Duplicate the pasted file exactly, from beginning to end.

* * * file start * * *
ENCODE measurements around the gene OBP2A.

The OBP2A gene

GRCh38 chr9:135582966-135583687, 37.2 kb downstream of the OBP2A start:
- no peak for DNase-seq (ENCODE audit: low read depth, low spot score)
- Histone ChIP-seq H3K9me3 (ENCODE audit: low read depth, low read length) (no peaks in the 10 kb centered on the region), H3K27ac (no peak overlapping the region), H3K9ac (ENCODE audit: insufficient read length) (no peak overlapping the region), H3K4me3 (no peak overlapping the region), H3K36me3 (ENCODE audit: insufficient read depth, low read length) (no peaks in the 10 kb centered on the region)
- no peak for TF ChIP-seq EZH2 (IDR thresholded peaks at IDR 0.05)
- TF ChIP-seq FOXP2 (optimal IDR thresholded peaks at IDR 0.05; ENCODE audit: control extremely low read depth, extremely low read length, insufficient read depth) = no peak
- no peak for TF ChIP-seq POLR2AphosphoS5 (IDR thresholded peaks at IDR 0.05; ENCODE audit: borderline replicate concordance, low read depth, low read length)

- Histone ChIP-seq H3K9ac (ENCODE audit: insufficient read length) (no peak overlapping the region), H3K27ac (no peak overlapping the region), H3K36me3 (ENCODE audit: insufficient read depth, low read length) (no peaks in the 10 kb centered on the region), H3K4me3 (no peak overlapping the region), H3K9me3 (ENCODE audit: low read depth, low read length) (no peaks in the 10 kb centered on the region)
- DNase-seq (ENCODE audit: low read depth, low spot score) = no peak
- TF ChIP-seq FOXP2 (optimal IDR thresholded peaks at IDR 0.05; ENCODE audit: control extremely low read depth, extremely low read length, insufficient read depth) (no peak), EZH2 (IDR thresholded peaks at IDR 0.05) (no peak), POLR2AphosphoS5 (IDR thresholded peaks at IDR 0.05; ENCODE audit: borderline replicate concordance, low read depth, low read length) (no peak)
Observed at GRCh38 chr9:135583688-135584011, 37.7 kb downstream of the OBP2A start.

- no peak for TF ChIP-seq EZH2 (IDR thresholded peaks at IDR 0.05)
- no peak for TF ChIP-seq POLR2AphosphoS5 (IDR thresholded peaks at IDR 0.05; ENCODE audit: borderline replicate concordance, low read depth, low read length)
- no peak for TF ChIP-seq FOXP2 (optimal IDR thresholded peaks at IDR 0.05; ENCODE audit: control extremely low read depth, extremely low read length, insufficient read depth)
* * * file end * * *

ENCODE measurements around the gene OBP2A.

The OBP2A gene

GRCh38 chr9:135582966-135583687, 37.2 kb downstream of the OBP2A start:
- no peak for DNase-seq (ENCODE audit: low read depth, low spot score)
- Histone ChIP-seq H3K9me3 (ENCODE audit: low read depth, low read length) (no peaks in the 10 kb centered on the region), H3K27ac (no peak overlapping the region), H3K9ac (ENCODE audit: insufficient read length) (no peak overlapping the region), H3K4me3 (no peak overlapping the region), H3K36me3 (ENCODE audit: insufficient read depth, low read length) (no peaks in the 10 kb centered on the region)
- no peak for TF ChIP-seq EZH2 (IDR thresholded peaks at IDR 0.05)
- TF ChIP-seq FOXP2 (optimal IDR thresholded peaks at IDR 0.05; ENCODE audit: control extremely low read depth, extremely low read length, insufficient read depth) = no peak
- no peak for TF ChIP-seq POLR2AphosphoS5 (IDR thresholded peaks at IDR 0.05; ENCODE audit: borderline replicate concordance, low read depth, low read length)

- Histone ChIP-seq H3K9ac (ENCODE audit: insufficient read length) (no peak overlapping the region), H3K27ac (no peak overlapping the region), H3K36me3 (ENCODE audit: insufficient read depth, low read length) (no peaks in the 10 kb centered on the region), H3K4me3 (no peak overlapping the region), H3K9me3 (ENCODE audit: low read depth, low read length) (no peaks in the 10 kb centered on the region)
- DNase-seq (ENCODE audit: low read depth, low spot score) = no peak
- TF ChIP-seq FOXP2 (optimal IDR thresholded peaks at IDR 0.05; ENCODE audit: control extremely low read depth, extremely low read length, insufficient read depth) (no peak), EZH2 (IDR thresholded peaks at IDR 0.05) (no peak), POLR2AphosphoS5 (IDR thresholded peaks at IDR 0.05; ENCODE audit: borderline replicate concordance, low read depth, low read length) (no peak)
Observed at GRCh38 chr9:135583688-135584011, 37.7 kb downstream of the OBP2A start.

- no peak for TF ChIP-seq EZH2 (IDR thresholded peaks at IDR 0.05)
- no peak for TF ChIP-seq POLR2AphosphoS5 (IDR thresholded peaks at IDR 0.05; ENCODE audit: borderline replicate concordance, low read depth, low read length)
- no peak for TF ChIP-seq FOXP2 (optimal IDR thresholded peaks at IDR 0.05; ENCODE audit: control extremely low read depth, extremely low read length, insufficient read depth)